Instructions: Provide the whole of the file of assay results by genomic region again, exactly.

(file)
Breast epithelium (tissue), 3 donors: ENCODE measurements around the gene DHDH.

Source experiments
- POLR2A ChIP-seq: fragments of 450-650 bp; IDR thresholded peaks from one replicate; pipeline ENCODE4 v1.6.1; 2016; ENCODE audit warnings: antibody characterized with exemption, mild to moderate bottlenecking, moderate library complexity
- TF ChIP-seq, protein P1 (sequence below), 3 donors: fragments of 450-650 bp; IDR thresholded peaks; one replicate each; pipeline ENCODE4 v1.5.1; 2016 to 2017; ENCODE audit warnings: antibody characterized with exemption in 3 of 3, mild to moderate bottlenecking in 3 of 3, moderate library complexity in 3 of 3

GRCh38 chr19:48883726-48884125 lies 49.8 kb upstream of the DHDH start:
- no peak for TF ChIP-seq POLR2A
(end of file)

Breast epithelium (tissue), 3 donors: ENCODE measurements around the gene DHDH.

Source experiments
- POLR2A ChIP-seq: fragments of 450-650 bp; IDR thresholded peaks from one replicate; pipeline ENCODE4 v1.6.1; 2016; ENCODE audit warnings: antibody characterized with exemption, mild to moderate bottlenecking, moderate library complexity
- TF ChIP-seq, protein P1 (sequence below), 3 donors: fragments of 450-650 bp; IDR thresholded peaks; one replicate each; pipeline ENCODE4 v1.5.1; 2016 to 2017; ENCODE audit warnings: antibody characterized with exemption in 3 of 3, mild to moderate bottlenecking in 3 of 3, moderate library complexity in 3 of 3

GRCh38 chr19:48883726-48884125 lies 49.8 kb upstream of the DHDH start:
- no peak for TF ChIP-seq POLR2A